Recent studies have demonstrated that modifications to the ratio of dietary macronutrients affect longevity in a diverse range of species. However, the degree to which levels of natural genotypic variation shape these dietary effects on longevity remains unclear. The mitochondria have long been linked to the aging process. The mitochondria possess their own genome, and previous studies have shown that mitochondrial genetic variation affects longevity in insects. Furthermore, the mitochondria are the sites in which dietary nutrients are oxidized to produce adenosine triphosphate, suggesting a capacity for dietary quality to mediate the link between mitochondrial genotype and longevity. Here, we measured longevity of male and female fruit flies, across a panel of genetic strains of Drosophila melanogaster, which vary only in their mitochondrial haplotype, when fed one of the two isocaloric diets that differed in their protein-to-carbohydrate ratio. The mitochondrial haplotype affected the longevity of flies, but the pattern of these effects differed across the two diets in males, but not in females. We discuss the implications of these results in relation to an evolutionary theory linking maternal inheritance of mitochondria to the accumulation of male-harming mitochondrial mutations, and to the theory exploring the evolution of phenotypic plasticity to novel environments.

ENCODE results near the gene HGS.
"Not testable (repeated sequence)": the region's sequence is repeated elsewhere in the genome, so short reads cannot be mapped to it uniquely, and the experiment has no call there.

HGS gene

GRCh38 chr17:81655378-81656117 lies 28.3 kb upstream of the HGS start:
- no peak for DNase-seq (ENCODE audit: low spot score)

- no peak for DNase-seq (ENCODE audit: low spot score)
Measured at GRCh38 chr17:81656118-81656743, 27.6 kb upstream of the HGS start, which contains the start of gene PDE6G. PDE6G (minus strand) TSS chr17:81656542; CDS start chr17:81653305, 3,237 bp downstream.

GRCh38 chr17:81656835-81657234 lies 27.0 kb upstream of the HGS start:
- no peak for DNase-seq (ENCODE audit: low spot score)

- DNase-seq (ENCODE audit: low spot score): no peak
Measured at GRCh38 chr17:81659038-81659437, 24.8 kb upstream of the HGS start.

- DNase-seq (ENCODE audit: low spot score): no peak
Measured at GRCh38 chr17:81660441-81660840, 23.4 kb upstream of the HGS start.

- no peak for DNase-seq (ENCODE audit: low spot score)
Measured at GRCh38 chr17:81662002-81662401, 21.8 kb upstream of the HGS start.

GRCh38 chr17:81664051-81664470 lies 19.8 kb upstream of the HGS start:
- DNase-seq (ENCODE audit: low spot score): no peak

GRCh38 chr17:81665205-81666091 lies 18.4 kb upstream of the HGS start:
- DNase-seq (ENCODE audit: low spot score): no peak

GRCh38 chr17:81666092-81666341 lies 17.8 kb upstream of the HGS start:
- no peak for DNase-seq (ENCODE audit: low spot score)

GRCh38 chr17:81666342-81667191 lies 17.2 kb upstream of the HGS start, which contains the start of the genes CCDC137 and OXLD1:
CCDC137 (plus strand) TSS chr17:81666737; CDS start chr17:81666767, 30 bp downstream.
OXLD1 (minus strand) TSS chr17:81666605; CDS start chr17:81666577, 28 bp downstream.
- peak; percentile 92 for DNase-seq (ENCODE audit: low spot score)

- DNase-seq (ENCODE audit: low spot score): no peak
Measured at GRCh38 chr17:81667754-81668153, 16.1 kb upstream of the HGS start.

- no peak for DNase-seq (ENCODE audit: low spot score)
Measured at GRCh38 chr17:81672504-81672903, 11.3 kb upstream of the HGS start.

|Number of pages||9|
|Journal||Journal of Gerontology Series A: Biological Sciences and Medical Sciences|
|Publication status||Published - Oct 2019|
- Mother’s Curse
- Protein:carbohydrate ratio
- Sexual conflict